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Facebook’s new label on a Trump post is an “abject failure,” says a Biden campaign spokesperson

The label on a Trump post about voting doesn’t actually fact-check misleading claims.

President Donald Trump.
Democratic party leaders say Facebook’s new labeling of Trump’s and other politicians’ posts on voting falls short of a true fact-check.
Chip Somodevilla/Getty Images
Shirin Ghaffary is a senior Vox correspondent covering the social media industry. Previously, Ghaffary worked at BuzzFeed News, the San Francisco Chronicle, and TechCrunch.

On Tuesday, Facebook finally labeled President Trump’s misleading posts about voting — but it’s not the fact-check that people have been asking for.

Instead, the social media platform is enforcing a new policy to add a link to official voting information any time a Facebook user — whether an everyday user or a prominent politician — posts anything about voting in the US. Democratic party leaders, including a Biden campaign spokesperson, have sharply criticized the move, arguing that it’s too little, too late.

That’s because Facebook is adding the label to posts about voting regardless of whether they share accurate or inaccurate information. It added a similar link to voting information to some of Democratic presidential candidate Joe Biden’s recent posts, including one that said, “We have to vote Donald Trump out this November.”

The Trump post Facebook labeled on Tuesday makes an unsubstantiated claim that mail-in voting will lead to a “corrupt” and “rigged” election. The label underneath Trump’s post doesn’t comment on the content at all and instead links out to instructions on how voters can register to vote by mail.

Facebook’s new voting post policy is a part of its broader effort, first announced in June, to inform US voters about the upcoming presidential election. The new policies came amid widespread criticism that Facebook isn’t doing enough to stop the dissemination of voter misinformation by President Trump — particularly after Twitter for the first time labeled a previous Trump tweet about mail-in voting as containing “potentially misleading” information in May.

Biden campaign spokesperson Bill Russo called Facebook’s policy an “absolute, abject failure” in a tweet on Tuesday morning, in one of two tweets criticizing Facebook’s implementation of the new labeling policy.

Russo did not return Recode’s request for further comment on the matter; another spokesperson for the Biden campaign, Mike Gwin, declined Recode’s request for comment.

Facebook spokesperson Andy Stone declined to comment to Recode about Democratic party leaders’ concerns about the labeling but noted that the recent labeling was part of Facebook’s voter information plans announced last month.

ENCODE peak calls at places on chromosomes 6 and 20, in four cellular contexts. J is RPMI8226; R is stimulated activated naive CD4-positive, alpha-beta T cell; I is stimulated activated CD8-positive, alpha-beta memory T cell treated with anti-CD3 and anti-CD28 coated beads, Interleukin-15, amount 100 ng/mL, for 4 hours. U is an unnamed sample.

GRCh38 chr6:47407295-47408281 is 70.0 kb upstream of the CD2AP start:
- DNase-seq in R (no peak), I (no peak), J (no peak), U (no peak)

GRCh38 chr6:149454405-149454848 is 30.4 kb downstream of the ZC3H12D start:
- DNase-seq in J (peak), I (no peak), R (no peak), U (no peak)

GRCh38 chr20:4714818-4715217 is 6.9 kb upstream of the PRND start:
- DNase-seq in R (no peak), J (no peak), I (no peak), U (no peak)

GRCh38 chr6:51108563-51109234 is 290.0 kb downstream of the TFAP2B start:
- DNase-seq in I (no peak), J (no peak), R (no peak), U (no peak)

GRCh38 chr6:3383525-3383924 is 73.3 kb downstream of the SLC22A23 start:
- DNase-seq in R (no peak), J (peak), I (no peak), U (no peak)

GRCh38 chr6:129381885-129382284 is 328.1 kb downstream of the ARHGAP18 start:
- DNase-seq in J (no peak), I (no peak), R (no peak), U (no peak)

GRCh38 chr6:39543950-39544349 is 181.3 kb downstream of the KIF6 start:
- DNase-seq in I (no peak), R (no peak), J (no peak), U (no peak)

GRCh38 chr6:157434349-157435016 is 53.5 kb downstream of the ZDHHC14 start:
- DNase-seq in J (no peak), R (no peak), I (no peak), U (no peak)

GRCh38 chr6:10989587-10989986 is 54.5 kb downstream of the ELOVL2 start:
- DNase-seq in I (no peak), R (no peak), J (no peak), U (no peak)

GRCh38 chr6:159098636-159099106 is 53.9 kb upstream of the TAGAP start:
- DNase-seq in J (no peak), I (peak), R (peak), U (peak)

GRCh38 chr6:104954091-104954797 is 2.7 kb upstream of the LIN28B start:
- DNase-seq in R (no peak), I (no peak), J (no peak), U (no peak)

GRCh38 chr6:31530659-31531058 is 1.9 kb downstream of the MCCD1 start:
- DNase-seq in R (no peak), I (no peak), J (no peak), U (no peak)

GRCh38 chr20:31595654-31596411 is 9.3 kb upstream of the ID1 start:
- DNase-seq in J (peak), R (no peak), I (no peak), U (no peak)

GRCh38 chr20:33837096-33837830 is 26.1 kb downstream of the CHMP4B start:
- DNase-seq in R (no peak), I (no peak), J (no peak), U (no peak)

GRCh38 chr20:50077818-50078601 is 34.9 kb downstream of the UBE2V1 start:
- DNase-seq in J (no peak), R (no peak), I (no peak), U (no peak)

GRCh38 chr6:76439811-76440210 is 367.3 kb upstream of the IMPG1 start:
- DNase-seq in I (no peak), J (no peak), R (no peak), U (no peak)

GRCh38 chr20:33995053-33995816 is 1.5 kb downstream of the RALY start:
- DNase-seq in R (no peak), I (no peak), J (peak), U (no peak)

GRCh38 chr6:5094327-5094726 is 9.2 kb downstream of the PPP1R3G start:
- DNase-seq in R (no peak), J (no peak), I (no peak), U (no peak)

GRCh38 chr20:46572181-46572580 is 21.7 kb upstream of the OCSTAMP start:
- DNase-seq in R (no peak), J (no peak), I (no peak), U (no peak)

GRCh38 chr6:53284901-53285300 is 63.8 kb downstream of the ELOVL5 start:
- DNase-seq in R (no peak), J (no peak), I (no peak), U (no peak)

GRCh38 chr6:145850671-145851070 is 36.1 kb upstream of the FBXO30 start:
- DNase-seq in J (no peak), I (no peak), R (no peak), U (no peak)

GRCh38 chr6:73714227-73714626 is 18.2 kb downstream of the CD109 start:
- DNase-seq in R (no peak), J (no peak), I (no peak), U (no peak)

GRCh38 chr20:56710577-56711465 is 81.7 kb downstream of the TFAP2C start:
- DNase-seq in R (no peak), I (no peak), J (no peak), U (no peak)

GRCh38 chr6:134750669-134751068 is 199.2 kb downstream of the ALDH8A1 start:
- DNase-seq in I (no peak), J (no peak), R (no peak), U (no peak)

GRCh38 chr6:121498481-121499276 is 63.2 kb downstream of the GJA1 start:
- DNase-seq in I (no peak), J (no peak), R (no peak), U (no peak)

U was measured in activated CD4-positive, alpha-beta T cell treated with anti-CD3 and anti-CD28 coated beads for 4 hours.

Several other Democratic party leaders also weighed in on Twitter, arguing it was unfair for Facebook to label Biden in the same manner as Trump. They said Biden’s post simply shared his opinion about whom to vote for while Trump’s post was denying the legitimacy of the US election process.

One Democratic operative who spoke with Recode on the condition of anonymity called Facebook’s labeling of Trump’s posts “laughably inadequate.”

“They [Facebook] are essentially just putting a link in the post for Trump and not in any way saying the content of the information might be wrong or not widely trusted information,” said the Democratize operative, who spoke on the condition of anonymity because they don’t have clearance to speak with the press. “You’re letting the president of the US go on your platform and say something that’s not correct about mail-in voting.”

In response to Facebook’s labeling of Trump’s posts, a spokesperson for the Trump campaign, Samantha Zager, shared the following statement with Recode:

“The President was absolutely correct. Universal vote by mail is ripe for fraud and would lead to a corrupt election. The same label has been applied to posts on Joe Biden’s page.”

Trump’s claims that voting by mail in the US will lead to fraud are unsubstantiated and widely disputed by leading political science and election integrity experts.

Aside from the labeling, Facebook has been pushing to register 4 million of its US users to vote — something Zuckerberg has previously framed as a better way for his company to support democracy than by policing what politicians can say on the platform.

In recent days, Zuckerberg has also publicly denied being overly sympathetic to Trump and unwilling to moderate the president’s Facebook posts. The tech CEO has also more publicly criticized Trump than he has in the past, speaking against his immigration policies and his handling of the Covid-19 pandemic.

But Facebook’s refusal to take a stand of any kind regarding the accuracy of Trump’s posts, and its continued insistence that it’s a neutral platform, suggest it hasn’t learned much since 2016. (Back then, Zuckerberg said shortly after the election that it was “crazy” to suggest that Facebook had influenced its outcome — a statement he later apologized for.) What has changed since the last US presidential election is the expectations that the public and politicians have for the platform — and for some, its new policies aren’t cutting it.